By now, the problem-solving aspect of it all has become one of my favorite things to do. It’s extremely rewarding and enthralling once your code runs smoothly, or you’ve found the bug you’ve been chasing for roughly 4 hours, only to find out it was a misplaced comma. But understanding this and it being part of the journey took me a while — just as acquiring the proper mental toolkit to understand errors or reading documentations did. It surely teaches you a certain level of patience. And practice makes perfect: once reading and tracing back error messages and solving problems becomes part of your almost day to day workflow, you know what to look out for and how to approach these issues.

3. Great colleagues make everything easier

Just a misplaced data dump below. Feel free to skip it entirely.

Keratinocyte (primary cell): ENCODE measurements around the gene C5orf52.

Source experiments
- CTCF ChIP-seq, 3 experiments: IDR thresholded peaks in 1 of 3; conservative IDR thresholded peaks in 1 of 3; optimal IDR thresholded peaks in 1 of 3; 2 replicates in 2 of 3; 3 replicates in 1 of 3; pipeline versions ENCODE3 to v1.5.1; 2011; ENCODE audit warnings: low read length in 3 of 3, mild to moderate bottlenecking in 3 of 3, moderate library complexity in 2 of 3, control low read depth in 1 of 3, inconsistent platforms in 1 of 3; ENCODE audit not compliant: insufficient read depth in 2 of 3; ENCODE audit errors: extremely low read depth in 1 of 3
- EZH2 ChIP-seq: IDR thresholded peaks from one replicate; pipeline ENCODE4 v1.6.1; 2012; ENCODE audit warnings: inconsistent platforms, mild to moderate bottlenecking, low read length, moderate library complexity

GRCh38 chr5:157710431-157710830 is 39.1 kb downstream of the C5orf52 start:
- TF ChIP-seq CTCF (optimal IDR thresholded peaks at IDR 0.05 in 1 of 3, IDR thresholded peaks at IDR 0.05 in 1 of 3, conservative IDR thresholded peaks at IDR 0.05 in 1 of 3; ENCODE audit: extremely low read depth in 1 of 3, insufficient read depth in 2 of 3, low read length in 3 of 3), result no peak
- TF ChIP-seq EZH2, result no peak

My internship experience at Wolt has been great so far, and I’m really looking forward to the time remaining. A huge contributor to that is my team, which has been welcoming from the very first second. Ever since I started, I was considered an equal part of the team and never once felt that I'm 'only' the intern. During the first weeks, I was also in close contact with my onboarding buddy (shoutout to Elena! 👋), who has been very supportive and patient with me, even if I had to ask some questions multiple times. I got the help whenever and wherever I needed it, and the awesome support network that is my colleagues has been integral to my learning and personal progress. Especially as a beginner, I really appreciate the time they took to help me grow!